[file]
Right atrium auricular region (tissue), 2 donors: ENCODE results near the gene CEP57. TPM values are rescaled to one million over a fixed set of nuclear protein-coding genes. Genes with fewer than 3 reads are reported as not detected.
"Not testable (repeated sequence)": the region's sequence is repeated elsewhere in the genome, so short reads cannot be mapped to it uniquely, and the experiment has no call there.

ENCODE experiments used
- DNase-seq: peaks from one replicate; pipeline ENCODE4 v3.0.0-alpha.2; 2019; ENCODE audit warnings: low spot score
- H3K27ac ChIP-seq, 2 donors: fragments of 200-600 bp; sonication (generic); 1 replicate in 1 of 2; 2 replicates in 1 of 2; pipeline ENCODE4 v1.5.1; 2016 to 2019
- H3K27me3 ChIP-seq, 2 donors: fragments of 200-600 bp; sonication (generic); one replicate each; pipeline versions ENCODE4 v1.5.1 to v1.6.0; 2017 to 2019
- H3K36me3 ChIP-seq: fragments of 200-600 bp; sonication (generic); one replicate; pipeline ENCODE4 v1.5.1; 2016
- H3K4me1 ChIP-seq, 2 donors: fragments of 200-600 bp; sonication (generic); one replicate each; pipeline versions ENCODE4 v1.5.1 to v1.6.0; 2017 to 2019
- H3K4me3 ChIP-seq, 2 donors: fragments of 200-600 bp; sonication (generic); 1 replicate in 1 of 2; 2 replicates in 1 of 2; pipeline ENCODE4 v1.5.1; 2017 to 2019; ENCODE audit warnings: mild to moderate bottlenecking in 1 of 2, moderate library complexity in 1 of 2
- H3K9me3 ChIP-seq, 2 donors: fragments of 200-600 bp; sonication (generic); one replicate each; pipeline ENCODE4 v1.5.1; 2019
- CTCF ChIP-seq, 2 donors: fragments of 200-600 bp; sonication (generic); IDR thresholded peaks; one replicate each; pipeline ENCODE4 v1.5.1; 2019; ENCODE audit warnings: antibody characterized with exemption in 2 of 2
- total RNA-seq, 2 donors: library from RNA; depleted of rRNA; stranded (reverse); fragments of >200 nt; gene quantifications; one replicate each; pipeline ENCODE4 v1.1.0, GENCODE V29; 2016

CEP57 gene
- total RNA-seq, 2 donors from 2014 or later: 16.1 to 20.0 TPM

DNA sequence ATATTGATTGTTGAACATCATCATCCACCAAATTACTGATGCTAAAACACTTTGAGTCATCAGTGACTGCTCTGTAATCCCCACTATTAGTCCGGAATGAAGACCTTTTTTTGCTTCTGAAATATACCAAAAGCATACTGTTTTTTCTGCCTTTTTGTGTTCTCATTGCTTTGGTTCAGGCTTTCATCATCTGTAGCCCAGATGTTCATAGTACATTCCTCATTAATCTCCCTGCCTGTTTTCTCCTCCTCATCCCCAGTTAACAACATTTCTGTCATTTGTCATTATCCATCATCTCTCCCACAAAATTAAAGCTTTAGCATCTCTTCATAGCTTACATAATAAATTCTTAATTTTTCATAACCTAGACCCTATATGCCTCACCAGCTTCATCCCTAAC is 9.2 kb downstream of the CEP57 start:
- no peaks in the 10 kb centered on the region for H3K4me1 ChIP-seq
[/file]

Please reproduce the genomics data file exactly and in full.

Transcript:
Right atrium auricular region (tissue), 2 donors: ENCODE results near the gene CEP57. TPM values are rescaled to one million over a fixed set of nuclear protein-coding genes. Genes with fewer than 3 reads are reported as not detected.
"Not testable (repeated sequence)": the region's sequence is repeated elsewhere in the genome, so short reads cannot be mapped to it uniquely, and the experiment has no call there.

ENCODE experiments used
- DNase-seq: peaks from one replicate; pipeline ENCODE4 v3.0.0-alpha.2; 2019; ENCODE audit warnings: low spot score
- H3K27ac ChIP-seq, 2 donors: fragments of 200-600 bp; sonication (generic); 1 replicate in 1 of 2; 2 replicates in 1 of 2; pipeline ENCODE4 v1.5.1; 2016 to 2019
- H3K27me3 ChIP-seq, 2 donors: fragments of 200-600 bp; sonication (generic); one replicate each; pipeline versions ENCODE4 v1.5.1 to v1.6.0; 2017 to 2019
- H3K36me3 ChIP-seq: fragments of 200-600 bp; sonication (generic); one replicate; pipeline ENCODE4 v1.5.1; 2016
- H3K4me1 ChIP-seq, 2 donors: fragments of 200-600 bp; sonication (generic); one replicate each; pipeline versions ENCODE4 v1.5.1 to v1.6.0; 2017 to 2019
- H3K4me3 ChIP-seq, 2 donors: fragments of 200-600 bp; sonication (generic); 1 replicate in 1 of 2; 2 replicates in 1 of 2; pipeline ENCODE4 v1.5.1; 2017 to 2019; ENCODE audit warnings: mild to moderate bottlenecking in 1 of 2, moderate library complexity in 1 of 2
- H3K9me3 ChIP-seq, 2 donors: fragments of 200-600 bp; sonication (generic); one replicate each; pipeline ENCODE4 v1.5.1; 2019
- CTCF ChIP-seq, 2 donors: fragments of 200-600 bp; sonication (generic); IDR thresholded peaks; one replicate each; pipeline ENCODE4 v1.5.1; 2019; ENCODE audit warnings: antibody characterized with exemption in 2 of 2
- total RNA-seq, 2 donors: library from RNA; depleted of rRNA; stranded (reverse); fragments of >200 nt; gene quantifications; one replicate each; pipeline ENCODE4 v1.1.0, GENCODE V29; 2016

CEP57 gene
- total RNA-seq, 2 donors from 2014 or later: 16.1 to 20.0 TPM

DNA sequence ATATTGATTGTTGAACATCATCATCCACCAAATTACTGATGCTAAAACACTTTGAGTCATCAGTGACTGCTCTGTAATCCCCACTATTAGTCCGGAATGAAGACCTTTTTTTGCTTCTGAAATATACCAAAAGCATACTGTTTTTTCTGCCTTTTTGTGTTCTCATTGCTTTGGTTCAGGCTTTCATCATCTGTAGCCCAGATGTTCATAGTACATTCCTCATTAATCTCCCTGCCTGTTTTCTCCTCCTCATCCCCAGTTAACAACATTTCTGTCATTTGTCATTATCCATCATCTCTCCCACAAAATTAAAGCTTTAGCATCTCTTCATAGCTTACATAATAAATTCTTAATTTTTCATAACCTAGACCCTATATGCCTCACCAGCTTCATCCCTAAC is 9.2 kb downstream of the CEP57 start:
- no peaks in the 10 kb centered on the region for H3K4me1 ChIP-seq